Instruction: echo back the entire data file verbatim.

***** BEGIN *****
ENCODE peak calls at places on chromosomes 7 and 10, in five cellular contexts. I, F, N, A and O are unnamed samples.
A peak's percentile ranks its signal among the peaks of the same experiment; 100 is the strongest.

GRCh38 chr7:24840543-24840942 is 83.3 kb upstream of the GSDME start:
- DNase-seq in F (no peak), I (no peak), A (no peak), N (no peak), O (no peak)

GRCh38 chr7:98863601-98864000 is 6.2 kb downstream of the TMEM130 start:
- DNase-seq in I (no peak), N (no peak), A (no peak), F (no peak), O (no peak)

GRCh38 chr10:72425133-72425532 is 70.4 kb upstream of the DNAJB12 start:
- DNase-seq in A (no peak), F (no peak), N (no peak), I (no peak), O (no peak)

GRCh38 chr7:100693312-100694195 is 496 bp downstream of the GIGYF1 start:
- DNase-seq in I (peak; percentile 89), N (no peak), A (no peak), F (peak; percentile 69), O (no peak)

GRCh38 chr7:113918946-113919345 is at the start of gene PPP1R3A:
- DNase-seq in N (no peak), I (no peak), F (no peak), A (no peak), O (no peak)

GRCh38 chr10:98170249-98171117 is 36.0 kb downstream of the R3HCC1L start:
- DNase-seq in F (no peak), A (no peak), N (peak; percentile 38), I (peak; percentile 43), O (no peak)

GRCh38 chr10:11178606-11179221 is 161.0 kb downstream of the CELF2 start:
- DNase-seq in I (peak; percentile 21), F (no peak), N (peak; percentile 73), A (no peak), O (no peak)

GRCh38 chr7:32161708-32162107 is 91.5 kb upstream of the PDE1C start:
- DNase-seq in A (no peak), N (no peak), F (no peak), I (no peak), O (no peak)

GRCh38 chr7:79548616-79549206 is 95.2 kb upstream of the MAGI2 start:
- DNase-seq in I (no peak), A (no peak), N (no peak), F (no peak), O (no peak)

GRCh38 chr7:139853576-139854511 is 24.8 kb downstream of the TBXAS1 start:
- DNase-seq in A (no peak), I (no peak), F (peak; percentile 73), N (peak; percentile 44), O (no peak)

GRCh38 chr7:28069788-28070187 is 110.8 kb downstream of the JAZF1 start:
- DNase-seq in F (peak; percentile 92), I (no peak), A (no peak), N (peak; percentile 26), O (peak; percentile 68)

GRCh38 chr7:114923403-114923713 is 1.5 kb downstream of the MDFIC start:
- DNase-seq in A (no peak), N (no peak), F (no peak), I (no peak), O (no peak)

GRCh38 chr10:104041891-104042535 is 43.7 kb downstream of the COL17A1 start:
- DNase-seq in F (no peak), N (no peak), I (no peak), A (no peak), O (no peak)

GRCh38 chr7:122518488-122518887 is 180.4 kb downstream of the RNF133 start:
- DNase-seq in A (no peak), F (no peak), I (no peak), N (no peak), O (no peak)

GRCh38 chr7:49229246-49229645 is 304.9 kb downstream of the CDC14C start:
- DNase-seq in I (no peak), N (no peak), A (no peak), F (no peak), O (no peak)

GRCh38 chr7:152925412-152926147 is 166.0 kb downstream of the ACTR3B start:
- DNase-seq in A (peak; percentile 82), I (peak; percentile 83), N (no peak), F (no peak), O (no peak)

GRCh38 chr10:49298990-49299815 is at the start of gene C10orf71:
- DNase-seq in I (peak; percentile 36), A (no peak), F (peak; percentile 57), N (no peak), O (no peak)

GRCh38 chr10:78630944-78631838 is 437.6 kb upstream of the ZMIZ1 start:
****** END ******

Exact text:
ENCODE peak calls at places on chromosomes 7 and 10, in five cellular contexts. I, F, N, A and O are unnamed samples.
A peak's percentile ranks its signal among the peaks of the same experiment; 100 is the strongest.

GRCh38 chr7:24840543-24840942 is 83.3 kb upstream of the GSDME start:
- DNase-seq in F (no peak), I (no peak), A (no peak), N (no peak), O (no peak)

GRCh38 chr7:98863601-98864000 is 6.2 kb downstream of the TMEM130 start:
- DNase-seq in I (no peak), N (no peak), A (no peak), F (no peak), O (no peak)

GRCh38 chr10:72425133-72425532 is 70.4 kb upstream of the DNAJB12 start:
- DNase-seq in A (no peak), F (no peak), N (no peak), I (no peak), O (no peak)

GRCh38 chr7:100693312-100694195 is 496 bp downstream of the GIGYF1 start:
- DNase-seq in I (peak; percentile 89), N (no peak), A (no peak), F (peak; percentile 69), O (no peak)

GRCh38 chr7:113918946-113919345 is at the start of gene PPP1R3A:
- DNase-seq in N (no peak), I (no peak), F (no peak), A (no peak), O (no peak)

GRCh38 chr10:98170249-98171117 is 36.0 kb downstream of the R3HCC1L start:
- DNase-seq in F (no peak), A (no peak), N (peak; percentile 38), I (peak; percentile 43), O (no peak)

GRCh38 chr10:11178606-11179221 is 161.0 kb downstream of the CELF2 start:
- DNase-seq in I (peak; percentile 21), F (no peak), N (peak; percentile 73), A (no peak), O (no peak)

GRCh38 chr7:32161708-32162107 is 91.5 kb upstream of the PDE1C start:
- DNase-seq in A (no peak), N (no peak), F (no peak), I (no peak), O (no peak)

GRCh38 chr7:79548616-79549206 is 95.2 kb upstream of the MAGI2 start:
- DNase-seq in I (no peak), A (no peak), N (no peak), F (no peak), O (no peak)

GRCh38 chr7:139853576-139854511 is 24.8 kb downstream of the TBXAS1 start:
- DNase-seq in A (no peak), I (no peak), F (peak; percentile 73), N (peak; percentile 44), O (no peak)

GRCh38 chr7:28069788-28070187 is 110.8 kb downstream of the JAZF1 start:
- DNase-seq in F (peak; percentile 92), I (no peak), A (no peak), N (peak; percentile 26), O (peak; percentile 68)

GRCh38 chr7:114923403-114923713 is 1.5 kb downstream of the MDFIC start:
- DNase-seq in A (no peak), N (no peak), F (no peak), I (no peak), O (no peak)

GRCh38 chr10:104041891-104042535 is 43.7 kb downstream of the COL17A1 start:
- DNase-seq in F (no peak), N (no peak), I (no peak), A (no peak), O (no peak)

GRCh38 chr7:122518488-122518887 is 180.4 kb downstream of the RNF133 start:
- DNase-seq in A (no peak), F (no peak), I (no peak), N (no peak), O (no peak)

GRCh38 chr7:49229246-49229645 is 304.9 kb downstream of the CDC14C start:
- DNase-seq in I (no peak), N (no peak), A (no peak), F (no peak), O (no peak)

GRCh38 chr7:152925412-152926147 is 166.0 kb downstream of the ACTR3B start:
- DNase-seq in A (peak; percentile 82), I (peak; percentile 83), N (no peak), F (no peak), O (no peak)

GRCh38 chr10:49298990-49299815 is at the start of gene C10orf71:
- DNase-seq in I (peak; percentile 36), A (no peak), F (peak; percentile 57), N (no peak), O (no peak)

GRCh38 chr10:78630944-78631838 is 437.6 kb upstream of the ZMIZ1 start: